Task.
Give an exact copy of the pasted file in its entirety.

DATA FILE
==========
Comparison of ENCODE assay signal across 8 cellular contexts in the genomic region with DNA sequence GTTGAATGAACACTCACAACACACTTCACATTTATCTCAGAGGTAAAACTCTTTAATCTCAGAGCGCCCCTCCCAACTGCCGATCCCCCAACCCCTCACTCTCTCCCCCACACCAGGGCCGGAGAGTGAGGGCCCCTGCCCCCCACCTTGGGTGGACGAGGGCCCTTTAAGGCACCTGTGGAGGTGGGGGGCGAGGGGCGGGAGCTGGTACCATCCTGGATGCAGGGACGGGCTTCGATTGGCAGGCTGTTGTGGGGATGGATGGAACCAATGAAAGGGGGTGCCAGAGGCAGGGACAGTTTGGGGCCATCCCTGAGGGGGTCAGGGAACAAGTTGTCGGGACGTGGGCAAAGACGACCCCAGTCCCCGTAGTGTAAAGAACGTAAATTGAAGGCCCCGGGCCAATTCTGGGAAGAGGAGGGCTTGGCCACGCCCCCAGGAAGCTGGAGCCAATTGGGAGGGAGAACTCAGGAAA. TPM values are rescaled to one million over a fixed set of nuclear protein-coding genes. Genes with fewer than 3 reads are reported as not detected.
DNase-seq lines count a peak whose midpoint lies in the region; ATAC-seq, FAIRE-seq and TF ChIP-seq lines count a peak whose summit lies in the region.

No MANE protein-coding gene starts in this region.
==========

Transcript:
Comparison of ENCODE assay signal across 8 cellular contexts in the genomic region with DNA sequence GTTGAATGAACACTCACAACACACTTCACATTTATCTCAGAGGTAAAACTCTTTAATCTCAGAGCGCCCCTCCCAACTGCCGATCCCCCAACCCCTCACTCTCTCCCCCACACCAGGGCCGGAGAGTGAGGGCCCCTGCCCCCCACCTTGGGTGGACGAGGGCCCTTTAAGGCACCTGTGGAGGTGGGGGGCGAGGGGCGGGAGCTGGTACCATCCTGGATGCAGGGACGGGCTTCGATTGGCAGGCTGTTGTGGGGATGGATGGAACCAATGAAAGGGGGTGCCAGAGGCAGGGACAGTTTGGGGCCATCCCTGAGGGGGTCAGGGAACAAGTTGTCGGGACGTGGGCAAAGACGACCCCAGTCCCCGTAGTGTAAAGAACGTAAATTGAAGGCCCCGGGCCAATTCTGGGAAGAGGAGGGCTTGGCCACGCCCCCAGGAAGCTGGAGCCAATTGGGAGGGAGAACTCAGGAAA. TPM values are rescaled to one million over a fixed set of nuclear protein-coding genes. Genes with fewer than 3 reads are reported as not detected.
DNase-seq lines count a peak whose midpoint lies in the region; ATAC-seq, FAIRE-seq and TF ChIP-seq lines count a peak whose summit lies in the region.

No MANE protein-coding gene starts in this region.